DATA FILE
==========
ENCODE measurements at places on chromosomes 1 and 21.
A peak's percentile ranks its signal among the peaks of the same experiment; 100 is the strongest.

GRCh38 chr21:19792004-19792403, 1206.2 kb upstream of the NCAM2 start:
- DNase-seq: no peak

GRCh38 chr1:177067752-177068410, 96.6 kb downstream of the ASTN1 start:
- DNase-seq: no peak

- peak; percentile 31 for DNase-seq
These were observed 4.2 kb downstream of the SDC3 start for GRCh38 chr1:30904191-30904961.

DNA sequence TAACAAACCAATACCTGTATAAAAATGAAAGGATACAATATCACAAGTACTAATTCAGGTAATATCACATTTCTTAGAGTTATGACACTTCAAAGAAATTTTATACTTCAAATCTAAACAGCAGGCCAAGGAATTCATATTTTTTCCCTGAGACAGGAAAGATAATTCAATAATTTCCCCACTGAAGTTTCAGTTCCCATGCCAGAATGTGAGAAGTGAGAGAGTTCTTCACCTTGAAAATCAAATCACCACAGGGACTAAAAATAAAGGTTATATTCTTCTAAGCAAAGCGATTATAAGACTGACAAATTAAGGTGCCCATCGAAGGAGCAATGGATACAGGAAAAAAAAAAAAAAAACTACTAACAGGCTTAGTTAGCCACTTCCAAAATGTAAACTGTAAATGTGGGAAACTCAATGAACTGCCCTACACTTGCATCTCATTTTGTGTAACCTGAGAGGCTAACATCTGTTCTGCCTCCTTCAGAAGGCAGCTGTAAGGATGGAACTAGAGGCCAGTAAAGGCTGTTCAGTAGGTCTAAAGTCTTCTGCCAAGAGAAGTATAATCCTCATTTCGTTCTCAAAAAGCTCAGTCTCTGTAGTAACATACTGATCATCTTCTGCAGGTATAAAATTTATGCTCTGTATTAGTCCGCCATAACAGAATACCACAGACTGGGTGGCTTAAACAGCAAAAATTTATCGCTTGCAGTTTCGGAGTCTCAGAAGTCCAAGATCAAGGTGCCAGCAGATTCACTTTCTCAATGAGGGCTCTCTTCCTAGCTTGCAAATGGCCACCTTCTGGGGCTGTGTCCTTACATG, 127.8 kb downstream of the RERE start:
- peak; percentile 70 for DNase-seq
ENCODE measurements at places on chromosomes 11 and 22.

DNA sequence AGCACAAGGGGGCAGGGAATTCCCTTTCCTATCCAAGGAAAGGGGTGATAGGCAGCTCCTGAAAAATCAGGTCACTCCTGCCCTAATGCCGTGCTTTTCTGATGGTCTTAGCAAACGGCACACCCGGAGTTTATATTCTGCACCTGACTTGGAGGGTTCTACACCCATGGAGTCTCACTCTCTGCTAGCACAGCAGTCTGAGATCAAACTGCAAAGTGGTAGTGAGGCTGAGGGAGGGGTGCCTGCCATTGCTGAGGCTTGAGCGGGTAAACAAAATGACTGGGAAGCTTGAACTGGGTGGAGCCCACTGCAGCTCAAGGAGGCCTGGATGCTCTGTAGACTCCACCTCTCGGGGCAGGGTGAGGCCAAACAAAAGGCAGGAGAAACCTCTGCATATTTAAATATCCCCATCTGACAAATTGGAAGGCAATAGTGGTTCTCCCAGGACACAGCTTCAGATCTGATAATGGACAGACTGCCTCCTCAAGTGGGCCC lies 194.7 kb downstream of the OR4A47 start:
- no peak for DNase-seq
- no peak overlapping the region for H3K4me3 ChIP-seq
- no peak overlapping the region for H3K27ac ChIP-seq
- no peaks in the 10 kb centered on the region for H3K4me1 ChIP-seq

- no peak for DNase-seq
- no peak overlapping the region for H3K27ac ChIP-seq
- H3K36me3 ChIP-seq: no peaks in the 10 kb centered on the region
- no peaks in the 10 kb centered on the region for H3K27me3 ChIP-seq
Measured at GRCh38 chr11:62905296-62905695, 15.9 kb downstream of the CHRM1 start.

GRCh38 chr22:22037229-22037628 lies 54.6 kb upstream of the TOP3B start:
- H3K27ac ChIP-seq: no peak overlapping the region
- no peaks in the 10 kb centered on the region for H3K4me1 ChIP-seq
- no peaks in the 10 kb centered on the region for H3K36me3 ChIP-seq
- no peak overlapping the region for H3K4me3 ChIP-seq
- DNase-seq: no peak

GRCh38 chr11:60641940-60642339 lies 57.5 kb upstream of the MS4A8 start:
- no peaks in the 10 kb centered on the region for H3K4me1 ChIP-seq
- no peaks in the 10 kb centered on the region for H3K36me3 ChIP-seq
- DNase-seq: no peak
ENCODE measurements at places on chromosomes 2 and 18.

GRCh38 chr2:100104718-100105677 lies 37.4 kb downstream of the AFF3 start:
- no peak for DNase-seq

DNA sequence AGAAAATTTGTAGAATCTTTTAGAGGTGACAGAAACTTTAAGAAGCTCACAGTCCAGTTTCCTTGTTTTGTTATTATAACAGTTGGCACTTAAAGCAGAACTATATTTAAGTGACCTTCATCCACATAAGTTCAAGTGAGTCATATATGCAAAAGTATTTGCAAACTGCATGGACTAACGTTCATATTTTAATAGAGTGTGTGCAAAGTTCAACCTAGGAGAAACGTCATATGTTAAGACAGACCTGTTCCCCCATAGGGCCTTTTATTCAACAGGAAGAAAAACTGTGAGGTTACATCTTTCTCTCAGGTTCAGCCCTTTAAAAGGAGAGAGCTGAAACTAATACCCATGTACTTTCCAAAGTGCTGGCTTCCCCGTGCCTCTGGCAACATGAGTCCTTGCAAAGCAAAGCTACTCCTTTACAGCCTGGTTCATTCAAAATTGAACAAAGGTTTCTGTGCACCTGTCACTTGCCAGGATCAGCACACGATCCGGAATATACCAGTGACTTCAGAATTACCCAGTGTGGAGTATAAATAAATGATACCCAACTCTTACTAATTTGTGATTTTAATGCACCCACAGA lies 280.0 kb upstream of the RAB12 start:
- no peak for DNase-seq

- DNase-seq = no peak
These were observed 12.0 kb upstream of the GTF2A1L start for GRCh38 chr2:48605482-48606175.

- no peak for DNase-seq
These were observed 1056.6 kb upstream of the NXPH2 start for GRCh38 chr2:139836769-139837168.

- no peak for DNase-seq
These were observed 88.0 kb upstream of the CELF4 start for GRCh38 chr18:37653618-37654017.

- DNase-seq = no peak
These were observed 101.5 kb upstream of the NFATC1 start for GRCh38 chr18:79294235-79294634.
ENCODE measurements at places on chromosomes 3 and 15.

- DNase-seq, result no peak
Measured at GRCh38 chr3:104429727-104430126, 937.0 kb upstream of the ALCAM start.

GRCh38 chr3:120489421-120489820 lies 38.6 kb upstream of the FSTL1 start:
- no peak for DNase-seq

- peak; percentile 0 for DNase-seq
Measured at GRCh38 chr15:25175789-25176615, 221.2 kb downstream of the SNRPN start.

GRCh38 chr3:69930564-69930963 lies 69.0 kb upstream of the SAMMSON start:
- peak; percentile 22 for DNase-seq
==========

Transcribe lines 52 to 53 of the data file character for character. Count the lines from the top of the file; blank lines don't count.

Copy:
GRCh38 chr3:69930564-69930963 lies 69.0 kb upstream of the SAMMSON start:
- peak; percentile 22 for DNase-seq